Jeff Holmquist has been managing editor of the New Richmond News since 2004. He holds a bachelor's degree in journalism and business administration from the University of Wisconsin-River Falls. He has previously worked as editor in Wadena, Minn.; Detroit Lakes, Minn.; Hutchinson, Minn.; and Bloomington, Minn. He also was previously owner of the Osceola Sun, Stillwater Courier and Scandia Messenger along with his wife. Together they previously founded and published The Old Times newspaper for antiques and collectibles collectors; and Up!, a Christian magazine of hope and encouragement.
- Member for
- 4 years 8 months
New Richmond is getting national recognition for its efforts to respect and involve the community's youth. During an eventful year for the YOUth and Families Initiative program, great progress has been made. The city's young people completed a survey in 2004 indicating that they don't feel valued. To counter these negative feelings, the Initiative reached out to people of all ages to get them to connect with each other at Stakeholders Gatherings, to share ideas about how to show support for youth.
New Richmond's tight grip on housing development within a mile and a half of its border might be loosening. The city council Monday conducted a public hearing to gather comments about a proposal to allow some subdivisions on the fringes of their extra-territorial zone. Current restrictions only allow for one housing unit on each 35 acres of land.
The great goose hunting experiment on Hatfield Lake is apparently working. New Richmond Regional Airport Manager Mike Demulling said the numbers of migratory geese on the lake have dwindled since hunting began. City officials had hoped to keep goose numbers down on the lake, as the waterfowl are a potential hazard for aircraft landing and taking off at the adjacent airport. The city council approved a special hunting zone within the city limits to accomplish the goal.
Kids sang heart-felt thank yous. Students shook the hands of veterans who sacrificed during times of war. Fellow veterans marked the passing of comrades during the year. Veterans Day celebrations were plentiful throughout New Richmond Friday morning. The morning kicked off with a ceremony at New Richmond Middle School. The local Veterans of Foreign Wars Post 10818 color guard was on hand to present the American flag to the crowd. As the ceremony began, teacher Vickie Cobian said a few years ago only adults understood the sacrifices of war.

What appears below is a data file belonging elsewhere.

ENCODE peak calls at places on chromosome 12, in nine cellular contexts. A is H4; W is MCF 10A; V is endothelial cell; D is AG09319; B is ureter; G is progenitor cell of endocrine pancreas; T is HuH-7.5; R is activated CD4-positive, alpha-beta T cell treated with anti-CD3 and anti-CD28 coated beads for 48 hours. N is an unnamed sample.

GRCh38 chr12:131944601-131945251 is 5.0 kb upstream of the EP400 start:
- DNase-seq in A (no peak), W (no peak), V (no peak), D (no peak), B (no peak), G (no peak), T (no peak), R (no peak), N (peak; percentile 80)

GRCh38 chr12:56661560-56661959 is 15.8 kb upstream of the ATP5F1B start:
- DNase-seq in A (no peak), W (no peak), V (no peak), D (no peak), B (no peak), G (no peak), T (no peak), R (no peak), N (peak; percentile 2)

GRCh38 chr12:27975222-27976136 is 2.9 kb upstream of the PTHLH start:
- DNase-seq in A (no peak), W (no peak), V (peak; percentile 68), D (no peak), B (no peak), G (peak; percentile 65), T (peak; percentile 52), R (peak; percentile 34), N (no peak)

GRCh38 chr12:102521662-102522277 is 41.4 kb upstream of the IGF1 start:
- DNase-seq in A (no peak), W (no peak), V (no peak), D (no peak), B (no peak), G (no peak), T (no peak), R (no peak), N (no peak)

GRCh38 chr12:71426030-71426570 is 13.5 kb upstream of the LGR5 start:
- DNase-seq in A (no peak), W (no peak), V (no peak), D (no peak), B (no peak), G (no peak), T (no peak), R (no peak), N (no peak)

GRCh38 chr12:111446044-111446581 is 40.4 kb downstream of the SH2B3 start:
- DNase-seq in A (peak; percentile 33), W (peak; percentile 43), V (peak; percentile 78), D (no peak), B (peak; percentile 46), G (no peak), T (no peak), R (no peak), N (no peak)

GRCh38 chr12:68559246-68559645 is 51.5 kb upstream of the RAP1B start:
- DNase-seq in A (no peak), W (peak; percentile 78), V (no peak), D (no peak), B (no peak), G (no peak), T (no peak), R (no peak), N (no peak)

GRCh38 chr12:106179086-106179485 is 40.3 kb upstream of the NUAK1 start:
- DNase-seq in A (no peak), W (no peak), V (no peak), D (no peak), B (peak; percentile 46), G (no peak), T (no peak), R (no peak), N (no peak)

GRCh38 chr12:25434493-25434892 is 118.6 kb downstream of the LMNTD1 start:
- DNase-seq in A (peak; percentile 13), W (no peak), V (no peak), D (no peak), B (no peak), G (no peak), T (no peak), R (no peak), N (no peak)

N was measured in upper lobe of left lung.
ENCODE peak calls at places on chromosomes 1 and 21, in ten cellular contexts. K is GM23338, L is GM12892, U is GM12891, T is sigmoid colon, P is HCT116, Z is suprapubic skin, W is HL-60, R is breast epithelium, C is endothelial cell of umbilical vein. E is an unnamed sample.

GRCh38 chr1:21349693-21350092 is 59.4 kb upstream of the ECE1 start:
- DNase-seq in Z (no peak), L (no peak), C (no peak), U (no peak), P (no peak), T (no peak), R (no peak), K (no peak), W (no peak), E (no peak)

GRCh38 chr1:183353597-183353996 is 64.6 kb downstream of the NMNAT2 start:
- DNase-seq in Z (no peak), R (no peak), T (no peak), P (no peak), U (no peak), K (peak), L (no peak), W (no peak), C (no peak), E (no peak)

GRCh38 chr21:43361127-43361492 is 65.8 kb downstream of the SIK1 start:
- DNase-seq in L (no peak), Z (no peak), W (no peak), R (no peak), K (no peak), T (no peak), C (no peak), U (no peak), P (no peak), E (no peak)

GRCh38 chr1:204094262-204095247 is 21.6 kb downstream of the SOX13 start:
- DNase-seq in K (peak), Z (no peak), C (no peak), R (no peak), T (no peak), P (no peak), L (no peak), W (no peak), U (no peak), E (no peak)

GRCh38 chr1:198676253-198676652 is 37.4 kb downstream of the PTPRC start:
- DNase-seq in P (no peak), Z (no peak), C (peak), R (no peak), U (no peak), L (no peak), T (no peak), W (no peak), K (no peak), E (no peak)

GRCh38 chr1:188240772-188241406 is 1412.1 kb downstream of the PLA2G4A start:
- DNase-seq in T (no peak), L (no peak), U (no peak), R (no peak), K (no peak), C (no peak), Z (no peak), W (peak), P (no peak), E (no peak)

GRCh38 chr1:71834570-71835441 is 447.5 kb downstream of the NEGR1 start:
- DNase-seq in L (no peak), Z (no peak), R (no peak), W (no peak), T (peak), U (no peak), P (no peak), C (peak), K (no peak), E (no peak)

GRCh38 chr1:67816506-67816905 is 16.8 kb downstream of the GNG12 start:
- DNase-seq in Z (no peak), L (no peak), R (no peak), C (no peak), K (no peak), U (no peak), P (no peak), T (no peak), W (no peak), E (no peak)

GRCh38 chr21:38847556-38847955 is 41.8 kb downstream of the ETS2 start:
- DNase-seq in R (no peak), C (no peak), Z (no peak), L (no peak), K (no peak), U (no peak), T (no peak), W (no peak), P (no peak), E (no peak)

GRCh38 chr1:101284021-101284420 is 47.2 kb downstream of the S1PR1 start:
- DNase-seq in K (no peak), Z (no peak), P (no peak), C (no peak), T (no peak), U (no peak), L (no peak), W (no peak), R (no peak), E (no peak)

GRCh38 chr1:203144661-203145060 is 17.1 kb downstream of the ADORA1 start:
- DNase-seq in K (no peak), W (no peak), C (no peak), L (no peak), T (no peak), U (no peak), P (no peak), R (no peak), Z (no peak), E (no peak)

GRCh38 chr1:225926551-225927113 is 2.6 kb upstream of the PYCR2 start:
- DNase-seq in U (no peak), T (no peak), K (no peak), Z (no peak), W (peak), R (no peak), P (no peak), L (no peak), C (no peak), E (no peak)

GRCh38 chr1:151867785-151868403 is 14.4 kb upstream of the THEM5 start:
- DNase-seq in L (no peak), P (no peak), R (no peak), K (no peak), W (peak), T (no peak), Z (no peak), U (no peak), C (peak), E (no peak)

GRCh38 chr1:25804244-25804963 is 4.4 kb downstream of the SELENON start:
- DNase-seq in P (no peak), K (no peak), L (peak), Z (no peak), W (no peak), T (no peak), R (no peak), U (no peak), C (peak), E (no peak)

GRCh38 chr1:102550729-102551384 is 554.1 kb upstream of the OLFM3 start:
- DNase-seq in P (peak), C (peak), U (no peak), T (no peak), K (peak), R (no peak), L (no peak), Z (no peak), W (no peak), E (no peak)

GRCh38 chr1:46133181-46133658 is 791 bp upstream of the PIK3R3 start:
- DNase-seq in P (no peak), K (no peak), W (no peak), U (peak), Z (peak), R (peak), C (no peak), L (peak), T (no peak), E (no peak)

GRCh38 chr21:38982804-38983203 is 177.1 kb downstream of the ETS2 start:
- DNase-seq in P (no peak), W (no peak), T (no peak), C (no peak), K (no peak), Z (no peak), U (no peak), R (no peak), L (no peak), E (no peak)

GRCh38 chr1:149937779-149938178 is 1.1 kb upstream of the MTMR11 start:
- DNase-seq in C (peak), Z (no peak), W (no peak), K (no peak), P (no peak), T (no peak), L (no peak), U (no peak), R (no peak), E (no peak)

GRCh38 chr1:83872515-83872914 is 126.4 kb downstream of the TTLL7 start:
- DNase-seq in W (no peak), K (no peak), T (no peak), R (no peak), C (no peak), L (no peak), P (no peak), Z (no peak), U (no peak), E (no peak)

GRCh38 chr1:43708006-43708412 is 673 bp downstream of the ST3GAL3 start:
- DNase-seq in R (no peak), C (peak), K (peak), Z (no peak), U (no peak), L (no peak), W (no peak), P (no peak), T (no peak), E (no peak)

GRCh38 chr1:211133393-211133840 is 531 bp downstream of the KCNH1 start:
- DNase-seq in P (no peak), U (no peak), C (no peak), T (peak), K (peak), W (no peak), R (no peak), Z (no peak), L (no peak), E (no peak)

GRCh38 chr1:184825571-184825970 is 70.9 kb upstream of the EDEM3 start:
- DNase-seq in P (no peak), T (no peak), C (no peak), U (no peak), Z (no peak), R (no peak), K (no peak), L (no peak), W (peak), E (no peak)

Fido doesn't have to be lost forever, thanks to an emerging high-tech identification service. Microchip technology is picking up steam in the pet world. More and more pet owners are having tiny microchips implanted in their dogs, cats and other animals in case they ever are lost or run away. Once implanted under the skin, the microchips can be scanned and the pet's owner can be identified. Countryside Veterinary Service has been implanting microchips for several years, but only recently has their use been picking up dramatically. "It's kind of a nice thing to
Wal-Mart prepares for highly anticipated opening The shelves are stocked, the employees are trained and the Wal-Mart greeters are ready with their smiles. Let the New Richmond super center experience begin. When the clock strikes 8 a.m. Wednesday, Oct. 26, shoppers will stream into the new 155,000-square-foot store on the southern edge of the city. An official ribbon-cutting ceremony will precede the opening at 7:30 a.m. From Oct. 26 on, the store will be open 24 hours a day, seven days a week.
A New Richmond toddler is the region's most beautiful baby. Onalie Rose Dennis, 10-months-old, captured the crown at the New Star Discovery pageant in Maplewood, Minn. Sept. 18. She also captured the top prize in the "Angel Face" and "Best Product" categories. Not only was Onalie judged tops in her 8-to-14-month age group, she received the overall crown for kids 0 to 3 years old. "They judged the girls and boys on appearance and personality," said Onalie's proud mother, Terina.
The United Way of St. Croix County has "adopted" Gulfport, Miss. in the wake of Hurricane Katrina. According to John Coughlin, executive director of the United Way of St. Croix County, the local non-profit organization decided to focus its relief efforts on one specific disaster area to maximize the impact. "We'll be able to see where our money and supplies are going," he said. The effort will assist residents in three of the hardest hit counties on the Mississippi Gulf Coast.
Sixty years ago this week, a young Nick Golz was hunkered down with his U.S. Army unit in Luzon, Philippines awaiting orders. "The opposition at that point had pretty much been vanquished," he recalled. At 17 years old, Golz looked barely 15 when he enlisted in the service. "Maybe it's stupidity, but I thought I had to go over there and help out.
Representatives from 28 agencies and non-profit groups were poised to celebrate the end of two years of negotiating Tuesday. But as the stakeholders' group working on an agreement for the new St.